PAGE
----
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Sunday, February 23, 2014

Antipsychotic Medication, continued...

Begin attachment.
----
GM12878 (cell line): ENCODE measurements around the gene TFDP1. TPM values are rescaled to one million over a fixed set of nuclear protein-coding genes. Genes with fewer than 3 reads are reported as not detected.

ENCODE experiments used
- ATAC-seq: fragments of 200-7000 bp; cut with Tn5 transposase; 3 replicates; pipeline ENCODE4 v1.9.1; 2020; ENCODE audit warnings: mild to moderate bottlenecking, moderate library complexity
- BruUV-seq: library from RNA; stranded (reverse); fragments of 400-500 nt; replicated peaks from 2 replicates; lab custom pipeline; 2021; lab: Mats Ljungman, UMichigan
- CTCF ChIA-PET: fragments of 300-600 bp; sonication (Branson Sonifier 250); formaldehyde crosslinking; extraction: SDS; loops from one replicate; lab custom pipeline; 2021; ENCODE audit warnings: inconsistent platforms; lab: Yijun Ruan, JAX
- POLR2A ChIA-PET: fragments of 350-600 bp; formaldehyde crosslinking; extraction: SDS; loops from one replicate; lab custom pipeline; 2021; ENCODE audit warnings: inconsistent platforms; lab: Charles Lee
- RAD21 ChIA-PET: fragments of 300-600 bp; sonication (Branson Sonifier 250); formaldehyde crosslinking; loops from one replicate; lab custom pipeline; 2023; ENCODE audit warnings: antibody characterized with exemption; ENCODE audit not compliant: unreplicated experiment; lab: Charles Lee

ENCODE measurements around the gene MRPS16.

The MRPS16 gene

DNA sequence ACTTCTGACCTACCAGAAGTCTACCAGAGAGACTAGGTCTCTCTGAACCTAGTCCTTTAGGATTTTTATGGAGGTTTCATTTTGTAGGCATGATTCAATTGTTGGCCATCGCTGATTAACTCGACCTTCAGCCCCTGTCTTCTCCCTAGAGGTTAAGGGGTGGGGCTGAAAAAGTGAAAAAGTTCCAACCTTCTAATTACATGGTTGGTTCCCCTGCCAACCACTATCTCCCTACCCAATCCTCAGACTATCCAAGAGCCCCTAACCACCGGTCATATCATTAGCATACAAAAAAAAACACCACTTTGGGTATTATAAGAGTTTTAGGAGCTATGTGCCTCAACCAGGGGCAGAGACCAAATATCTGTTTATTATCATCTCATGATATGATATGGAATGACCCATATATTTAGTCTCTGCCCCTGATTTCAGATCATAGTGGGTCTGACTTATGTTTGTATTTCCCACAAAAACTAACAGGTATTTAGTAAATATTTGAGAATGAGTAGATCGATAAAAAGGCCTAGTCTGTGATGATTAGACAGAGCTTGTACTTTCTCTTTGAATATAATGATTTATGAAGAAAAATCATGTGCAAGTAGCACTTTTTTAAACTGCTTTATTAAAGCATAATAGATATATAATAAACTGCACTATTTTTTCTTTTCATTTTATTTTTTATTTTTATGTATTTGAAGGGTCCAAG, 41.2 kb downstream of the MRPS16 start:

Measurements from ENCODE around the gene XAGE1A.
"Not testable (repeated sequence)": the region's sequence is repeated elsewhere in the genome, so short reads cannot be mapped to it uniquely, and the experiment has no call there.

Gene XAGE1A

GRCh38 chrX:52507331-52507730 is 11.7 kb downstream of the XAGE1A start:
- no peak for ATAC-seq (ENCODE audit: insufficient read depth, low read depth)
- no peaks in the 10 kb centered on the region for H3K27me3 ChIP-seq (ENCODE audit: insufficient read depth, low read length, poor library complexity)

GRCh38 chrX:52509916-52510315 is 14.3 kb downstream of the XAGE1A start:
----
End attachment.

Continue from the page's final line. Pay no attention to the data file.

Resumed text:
I got home and shared the news, then did some reading up on Hoshimoto's disease. The reason her behavior had been so off was because her thyroid was being attacked by her own boby. She was essentially running very high. Her system completely out of whack, her heart racing, making her constantly feeling anxious. It had been suggested by both doctors to get her on a beta blocker. The rages were so close together, so often on a day that she was home from school, we were barely catching our breath. Summers are fleeting in Upstate NY, you look forward to them all year and then in the blink of an eye they are gone. It was August and I had never before or since, hated Summer, but this August was horrid. Her school day was shorter in the Summer, so she was home longer hours after school before Mark got home from work. The weekdays were the roughest, I was exhausted and suffering more than people knew. I carried a strong outside appearance, but inside I was crumbling. At the time my Mother in law lived with us and needed much care too, I was fried trying to help my family through this crisis. As usual, I felt alone and forced to just plug through. My husband's family didn't step up and I was hurt by their lack of care. Didn't they see I was drowning? We started the increase of the beta blocker right away. The theory being that it would take away the horrific racing feeling my poor daughter was having. All I could liken it to was that feeling of literally wanting to climb out of your own skin, Teale was feeling that way constantly. It made my heart hurt to think about what she must feel inside. I've had a few "anxiety attacks" in my life, so I thought about those. I've never been diagnosed with anxiety, but if you just look at the unpredictability we live, I guess it would seem reasonable I would have at least an occasional attack! We increased her beta blocker, propranolol, that day. It is a mild blood pressure medication that we have used for her anxiety many times over her lifetime. We see mild results and therefore have kept it on board as a add in, in stressful times for Teale. It just takes the edge off of her anxiety enough to get her through a time or event she is anxious about. It is not a miracle drug. It's subtle, enough of a help that we notice, but Teale is so intense at times, I'm sure no one outside of Mark or I see the difference. Increasing it has risks, it could drop her blood pressure so much that she could physically fall. Considering Teale's CP, legal blindness, etc. it is risky to have her unsteady. There was not much relief on the higher consistent dose of propranolol, so the doctors suggested a higher dose, a longer acting propranolol. Weeks went by without much relief. The dropping started, her behavior was still awful. She was still biting her own arm so much it looked like hamburger. She had scab on top of scab, the bruised ranged in deepness and I was self conscience of her arm when out in public. People would stare at it, I worried about child protective services being called. I hated the judgement without understanding of the crisis we were suffering. I was bruised from head to toe myself, from the times I would need to try to physically restrain her in rages. She was strong, I was losing the ability to keep her safe in a rage. I remember thinking this was it, we were going to have to give up care of her. I was sad constantly, but trying to just survive the crisis, hoping it would soon be over. The Hoshimoto's diagnosis was somewhat promising, once her body got through the killing of her thyroid, we could add synthroid and begin to stabilize her again. The problem was no one really knew how long it would take her body to kill her thyroid and so there was no clear end in sight. Weeks went by and then Teale was off for her three weeks at home before school started again in the Fall. The rages were several times a day. I was calling or texting my husband at work, crying often and feeling just defeated. I sat in her psychiatrist office, worn from the stress. We had tried antipsychotic medications before. She never responded well and the side effects were worse than the relief. Dr Tom handed me a new prescription, saying go home, research it, talk to Mark and decide if you want to try it. I took it cautiously, medications are not the miracles I once hoped they would be. Side effects, years of "experimenting," drug trials that made life harder, it had all jaded me. I took the script, shoved it in my purse and thought to myself, "doubtful." Hugging Dr Tom goodbye, I lied and said I would consider giving it a try. As I drove away, I decided to go to our grocery store, who also housed our pharmacy. Something drove me to get the medication filled, even though I still didn't plan on trying it. I went home and soon, it happened, another huge rage. I looked at Mark and said, I can't keep living like this, I'm seriously losing it. Tears ran down my face and without even researching, I gave Teale the antipsychotic. To our surprise, the benefit was almost immediate. I called Dr Tom to let him know I had tried it and was going to continue it. Her eating increased drastically, as we expected it would, but her behavior was so much better, her doctors talked us into sticking with it. It is almost three years later. This medication hasn't been perfect, after all, Teale weighs more than I do and there are still rages, but the benefits of the antipsychotic have been drastic. Teale is the most stable she has ever been. The timing may have been coincidental, but between her finally being in a school setting where she is happy and her being on an antipsychotic, I hardly ever think about needing to give up care of my daughter anymore. We did recently go through a rough patch, but we took a chance and doubled her antipsychotic and she has evened out again. I said earlier I didn't believe in the miracle medication that would help Teale. That is no longer the truth. It isn't perfect, but thanks to her psychiatrist's persistence and our faith that Teale had the potential to be better, she had come a very long way...